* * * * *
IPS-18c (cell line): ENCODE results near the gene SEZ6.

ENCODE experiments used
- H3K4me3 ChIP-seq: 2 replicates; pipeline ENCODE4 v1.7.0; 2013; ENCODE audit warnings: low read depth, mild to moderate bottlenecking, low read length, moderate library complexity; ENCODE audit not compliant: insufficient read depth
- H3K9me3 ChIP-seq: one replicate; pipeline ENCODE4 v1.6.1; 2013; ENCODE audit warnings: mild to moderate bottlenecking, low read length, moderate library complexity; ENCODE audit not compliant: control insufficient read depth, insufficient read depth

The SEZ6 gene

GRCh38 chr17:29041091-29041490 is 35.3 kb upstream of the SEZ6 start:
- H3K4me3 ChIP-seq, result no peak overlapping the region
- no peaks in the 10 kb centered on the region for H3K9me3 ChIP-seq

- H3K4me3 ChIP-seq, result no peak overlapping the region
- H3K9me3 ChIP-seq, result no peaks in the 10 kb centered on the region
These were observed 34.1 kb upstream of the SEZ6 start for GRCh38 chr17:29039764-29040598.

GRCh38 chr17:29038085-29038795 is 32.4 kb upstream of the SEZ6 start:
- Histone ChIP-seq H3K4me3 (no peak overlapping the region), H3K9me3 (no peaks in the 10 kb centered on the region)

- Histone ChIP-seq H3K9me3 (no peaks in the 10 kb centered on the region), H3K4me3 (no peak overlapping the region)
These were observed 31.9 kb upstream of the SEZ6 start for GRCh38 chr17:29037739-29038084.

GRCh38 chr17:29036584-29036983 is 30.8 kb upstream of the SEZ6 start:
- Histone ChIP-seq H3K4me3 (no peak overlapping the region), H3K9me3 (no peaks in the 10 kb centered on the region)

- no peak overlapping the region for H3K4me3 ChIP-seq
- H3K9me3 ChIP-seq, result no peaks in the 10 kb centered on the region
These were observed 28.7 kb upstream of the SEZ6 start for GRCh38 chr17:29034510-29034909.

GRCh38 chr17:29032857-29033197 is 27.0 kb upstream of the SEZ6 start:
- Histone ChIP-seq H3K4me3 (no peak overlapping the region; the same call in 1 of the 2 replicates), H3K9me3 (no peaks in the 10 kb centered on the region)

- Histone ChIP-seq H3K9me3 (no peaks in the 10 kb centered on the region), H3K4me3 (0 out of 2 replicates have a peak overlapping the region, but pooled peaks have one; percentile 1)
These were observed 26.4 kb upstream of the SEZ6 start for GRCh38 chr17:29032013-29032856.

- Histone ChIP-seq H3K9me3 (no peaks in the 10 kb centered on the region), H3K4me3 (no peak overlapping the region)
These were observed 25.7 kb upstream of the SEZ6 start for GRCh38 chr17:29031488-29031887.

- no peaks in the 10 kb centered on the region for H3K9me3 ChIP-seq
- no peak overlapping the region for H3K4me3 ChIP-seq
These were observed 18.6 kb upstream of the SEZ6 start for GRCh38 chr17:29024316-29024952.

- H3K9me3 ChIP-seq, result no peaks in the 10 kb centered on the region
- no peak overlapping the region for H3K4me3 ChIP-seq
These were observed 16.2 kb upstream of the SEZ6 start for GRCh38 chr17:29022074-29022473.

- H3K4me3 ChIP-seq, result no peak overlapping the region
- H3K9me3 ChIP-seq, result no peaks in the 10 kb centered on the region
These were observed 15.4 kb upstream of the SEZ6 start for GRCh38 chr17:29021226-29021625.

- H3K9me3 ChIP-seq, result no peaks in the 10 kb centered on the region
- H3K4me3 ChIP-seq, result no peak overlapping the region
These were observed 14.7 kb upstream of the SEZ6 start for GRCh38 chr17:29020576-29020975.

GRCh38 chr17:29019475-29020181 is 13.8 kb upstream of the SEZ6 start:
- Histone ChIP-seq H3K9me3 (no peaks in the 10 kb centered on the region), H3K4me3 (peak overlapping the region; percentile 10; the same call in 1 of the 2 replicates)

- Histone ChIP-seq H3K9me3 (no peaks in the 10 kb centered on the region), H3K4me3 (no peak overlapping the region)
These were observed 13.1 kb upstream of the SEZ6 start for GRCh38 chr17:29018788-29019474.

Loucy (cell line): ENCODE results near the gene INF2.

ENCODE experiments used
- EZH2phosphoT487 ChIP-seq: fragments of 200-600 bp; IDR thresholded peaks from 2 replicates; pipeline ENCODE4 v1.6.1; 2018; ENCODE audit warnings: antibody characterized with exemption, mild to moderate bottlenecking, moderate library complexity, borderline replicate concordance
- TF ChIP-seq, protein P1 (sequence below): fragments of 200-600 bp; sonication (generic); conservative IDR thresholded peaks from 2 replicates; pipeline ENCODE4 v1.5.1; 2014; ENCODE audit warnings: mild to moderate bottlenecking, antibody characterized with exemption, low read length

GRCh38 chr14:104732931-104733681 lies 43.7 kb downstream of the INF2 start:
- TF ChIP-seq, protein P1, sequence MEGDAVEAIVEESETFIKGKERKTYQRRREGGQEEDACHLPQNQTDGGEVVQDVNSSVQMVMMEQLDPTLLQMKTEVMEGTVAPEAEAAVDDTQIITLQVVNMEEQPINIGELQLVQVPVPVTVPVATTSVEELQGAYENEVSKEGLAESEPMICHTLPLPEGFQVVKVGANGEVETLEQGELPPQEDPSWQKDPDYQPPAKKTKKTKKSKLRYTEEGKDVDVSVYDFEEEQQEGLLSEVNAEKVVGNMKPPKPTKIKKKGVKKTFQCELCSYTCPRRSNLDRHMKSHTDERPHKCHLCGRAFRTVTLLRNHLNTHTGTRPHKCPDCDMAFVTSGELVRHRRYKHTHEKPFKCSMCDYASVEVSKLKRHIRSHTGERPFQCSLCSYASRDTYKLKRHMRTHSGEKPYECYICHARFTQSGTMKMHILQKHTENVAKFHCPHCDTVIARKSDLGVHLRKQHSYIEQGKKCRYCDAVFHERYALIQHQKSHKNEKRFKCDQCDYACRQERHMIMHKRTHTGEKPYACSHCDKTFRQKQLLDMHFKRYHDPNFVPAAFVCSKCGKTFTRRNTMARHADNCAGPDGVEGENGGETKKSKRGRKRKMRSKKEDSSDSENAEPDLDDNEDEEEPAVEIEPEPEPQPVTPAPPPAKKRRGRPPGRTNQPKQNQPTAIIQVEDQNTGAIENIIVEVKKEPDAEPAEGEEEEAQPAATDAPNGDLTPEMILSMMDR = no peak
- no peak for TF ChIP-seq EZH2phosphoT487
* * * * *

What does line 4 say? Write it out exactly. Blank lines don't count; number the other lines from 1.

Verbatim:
- H3K9me3 ChIP-seq: one replicate; pipeline ENCODE4 v1.6.1; 2013; ENCODE audit warnings: mild to moderate bottlenecking, low read length, moderate library complexity; ENCODE audit not compliant: control insufficient read depth, insufficient read depth